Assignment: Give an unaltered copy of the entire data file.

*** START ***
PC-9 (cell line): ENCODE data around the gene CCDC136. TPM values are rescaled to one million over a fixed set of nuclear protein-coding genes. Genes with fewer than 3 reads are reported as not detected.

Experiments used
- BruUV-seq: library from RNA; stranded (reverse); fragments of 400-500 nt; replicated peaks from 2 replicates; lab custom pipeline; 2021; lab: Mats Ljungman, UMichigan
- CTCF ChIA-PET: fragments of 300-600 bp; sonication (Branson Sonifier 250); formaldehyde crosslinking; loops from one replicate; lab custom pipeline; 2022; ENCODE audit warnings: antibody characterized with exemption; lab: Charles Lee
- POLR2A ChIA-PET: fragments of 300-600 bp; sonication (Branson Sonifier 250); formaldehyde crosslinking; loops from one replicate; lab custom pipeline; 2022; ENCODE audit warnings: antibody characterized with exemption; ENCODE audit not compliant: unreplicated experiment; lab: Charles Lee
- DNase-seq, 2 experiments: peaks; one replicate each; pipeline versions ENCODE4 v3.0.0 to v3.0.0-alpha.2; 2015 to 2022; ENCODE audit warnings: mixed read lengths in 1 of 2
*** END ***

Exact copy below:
PC-9 (cell line): ENCODE data around the gene CCDC136. TPM values are rescaled to one million over a fixed set of nuclear protein-coding genes. Genes with fewer than 3 reads are reported as not detected.

Experiments used
- BruUV-seq: library from RNA; stranded (reverse); fragments of 400-500 nt; replicated peaks from 2 replicates; lab custom pipeline; 2021; lab: Mats Ljungman, UMichigan
- CTCF ChIA-PET: fragments of 300-600 bp; sonication (Branson Sonifier 250); formaldehyde crosslinking; loops from one replicate; lab custom pipeline; 2022; ENCODE audit warnings: antibody characterized with exemption; lab: Charles Lee
- POLR2A ChIA-PET: fragments of 300-600 bp; sonication (Branson Sonifier 250); formaldehyde crosslinking; loops from one replicate; lab custom pipeline; 2022; ENCODE audit warnings: antibody characterized with exemption; ENCODE audit not compliant: unreplicated experiment; lab: Charles Lee
- DNase-seq, 2 experiments: peaks; one replicate each; pipeline versions ENCODE4 v3.0.0 to v3.0.0-alpha.2; 2015 to 2022; ENCODE audit warnings: mixed read lengths in 1 of 2